Personal Independence Payment (PIP) is replacing the Disability Living Allowance (DLA) for adults aged 16-64. DLA will continue as a separate benefit for children under 16 years of age.
How is Personal Independence Payment (PIP) being introduced?
PIP has already replaced the DLA for new claims made by disabled adults aged 16 or over. However, the government is also currently reassessing existing DLA claimants for PIP. By the end of 2018, it is expected that all adult DLA claimants will have been asked to claim PIP.
Children turning 16
Most children turning 16, who currently claim the DLA, will be asked to claim PIP after their 16th birthday. There are some exemptions and special rules if the child is terminally ill or in hospital.
If you live in England, Wales and Scotland, the Department for Work and Pensions (DWP) will write to you when your child is 15 years and 7 months old. They will explain what will happen and check whether your child has the mental capacity to deal with their own benefit claims, or whether they will need someone to act on their behalf.
They will follow this up with a second letter once your child is 15 years and 10 months old. Finally, the DWP will contact them shortly after their birthday to invite them to claim PIP.
Once your son or daughter have been invited to claim PIP, they (or you, as their designated claimant) must do so within 28 days by phoning the PIP claim line on 0800 917 2222 (or 0800 012 1573 in Northern Ireland).
Your child’s DLA payments will continue until a decision is made on their PIP claim. This applies even if their existing DLA award was scheduled to end when they turned 16. However, if they fail to claim PIP when invited, their DLA payments will stop.
All other Claimants aged 16 and over
Apart from young people turning 16, three other groups are automatically invited to claim PIP. These are DLA claimants who are:
- Aged 16 or above, and who report a change in their care or mobility needs.
- Aged 16 or above, and who volunteer to claim PIP.
- Already aged over 16 or above, and whose existing DLA award is coming to an end.
Qualifying for Personal Independence Payment
Like DLA, PIP is made up of two parts. There is a mobility component based on your ability to get around and a daily living component based on your ability to carry out key activities necessary to participate in daily life.
Depending on their circumstances, your child might qualify for one or both.
Additional points to consider:
- It’s not means-tested or based on National Insurance contributions.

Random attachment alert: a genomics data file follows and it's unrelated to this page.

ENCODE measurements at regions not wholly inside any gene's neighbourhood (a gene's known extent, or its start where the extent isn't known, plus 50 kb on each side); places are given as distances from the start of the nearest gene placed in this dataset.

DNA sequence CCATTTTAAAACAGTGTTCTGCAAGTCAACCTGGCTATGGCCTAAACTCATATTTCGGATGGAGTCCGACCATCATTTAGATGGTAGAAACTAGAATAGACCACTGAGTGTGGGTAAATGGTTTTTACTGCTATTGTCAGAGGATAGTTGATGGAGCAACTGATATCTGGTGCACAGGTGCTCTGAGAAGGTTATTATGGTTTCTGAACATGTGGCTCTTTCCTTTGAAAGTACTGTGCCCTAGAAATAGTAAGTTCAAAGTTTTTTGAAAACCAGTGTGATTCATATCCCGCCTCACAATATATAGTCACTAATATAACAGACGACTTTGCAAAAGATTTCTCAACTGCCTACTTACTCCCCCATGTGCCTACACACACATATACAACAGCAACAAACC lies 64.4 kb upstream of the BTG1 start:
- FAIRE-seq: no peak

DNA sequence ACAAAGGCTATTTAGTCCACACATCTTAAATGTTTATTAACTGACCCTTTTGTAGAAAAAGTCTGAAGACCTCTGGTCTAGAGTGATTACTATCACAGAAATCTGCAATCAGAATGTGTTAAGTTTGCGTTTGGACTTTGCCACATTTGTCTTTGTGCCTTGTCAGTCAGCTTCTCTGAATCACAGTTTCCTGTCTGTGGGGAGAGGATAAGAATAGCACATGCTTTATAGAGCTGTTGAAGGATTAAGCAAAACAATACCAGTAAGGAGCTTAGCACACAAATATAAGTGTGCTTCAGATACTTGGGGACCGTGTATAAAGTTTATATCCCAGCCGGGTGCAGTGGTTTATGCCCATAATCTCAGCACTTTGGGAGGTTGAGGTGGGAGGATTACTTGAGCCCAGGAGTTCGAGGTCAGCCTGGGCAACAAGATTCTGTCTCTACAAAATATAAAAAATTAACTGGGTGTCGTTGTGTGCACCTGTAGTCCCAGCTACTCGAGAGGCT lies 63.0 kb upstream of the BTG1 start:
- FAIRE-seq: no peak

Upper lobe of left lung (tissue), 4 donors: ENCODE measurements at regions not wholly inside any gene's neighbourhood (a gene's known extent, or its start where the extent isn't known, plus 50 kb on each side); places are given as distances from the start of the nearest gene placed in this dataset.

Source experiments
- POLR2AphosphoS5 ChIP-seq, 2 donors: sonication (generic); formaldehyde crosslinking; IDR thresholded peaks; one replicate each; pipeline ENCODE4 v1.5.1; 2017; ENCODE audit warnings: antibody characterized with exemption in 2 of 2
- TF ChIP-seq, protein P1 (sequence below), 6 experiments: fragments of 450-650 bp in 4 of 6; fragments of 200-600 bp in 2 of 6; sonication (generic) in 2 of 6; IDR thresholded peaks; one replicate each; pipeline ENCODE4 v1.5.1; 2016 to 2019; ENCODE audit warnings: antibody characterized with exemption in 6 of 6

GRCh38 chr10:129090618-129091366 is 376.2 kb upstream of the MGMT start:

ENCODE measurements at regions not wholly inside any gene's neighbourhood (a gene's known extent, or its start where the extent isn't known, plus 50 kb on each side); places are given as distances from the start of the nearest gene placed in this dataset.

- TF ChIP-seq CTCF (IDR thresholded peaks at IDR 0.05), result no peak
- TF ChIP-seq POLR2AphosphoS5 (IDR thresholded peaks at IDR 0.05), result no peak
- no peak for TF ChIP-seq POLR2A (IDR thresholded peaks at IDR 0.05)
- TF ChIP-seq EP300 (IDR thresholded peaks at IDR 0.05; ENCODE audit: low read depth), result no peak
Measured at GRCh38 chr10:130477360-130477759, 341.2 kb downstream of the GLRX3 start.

- It can be paid to those in and out of work.
- There are special rules for the terminally ill.
- Those getting the enhanced rate of the mobility component of PIP can make use of the Motability Scheme.
- An award of the daily living component can lead to a carer getting the Carer’s Allowance.
How much will I receive?
Both components of PIP are paid at either a standard rate or an enhanced rate, depending on the level of your child’s needs.
The current daily living component weekly rates are:
Standard rate – £57.30
Enhanced rate – £85.60
The current mobility component weekly rates are:
Standard rate – £22.65
Enhanced rate – £59.75
Some people may get the same amount of PIP as they did with DLA. However, others may find their payments are either higher or lower than before. Other DLA claimants may be refused PIP altogether.
If you live in Northern Ireland and your child is refused PIP, or awarded less than they previously received with the DLA, they may qualify for supplementary payments in compensation, for up to a year.
How will my PIP Claim be assessed?
As well as having to complete a claim form and paper questionnaire over the phone, most people will be asked to attend a face-to-face assessment undertaken by a healthcare professional, who will be working on behalf of the Department of Work and Pensions.
PIP uses a points-based system to decide whether someone qualifies for the benefit, and if so, at what rate. You receive points depending on the level of difficulty you experience in the following areas:
- Preparing food
- Eating and drinking
- Managing treatment
- Washing and bathing
- Managing toilet needs
- Dressing and undressing
- Communicating verbally
- Making decisions about money
- Planning and following journeys
- Moving around
The number of points you score in the last two categories are added together to decide if you will receive the mobility component, and at what rate. Your scores in the other categories are added together to decide whether you will receive the daily living component.
For more advice on claiming PIP or appealing a decision, please contact the Core Services team on 0845 241 2173.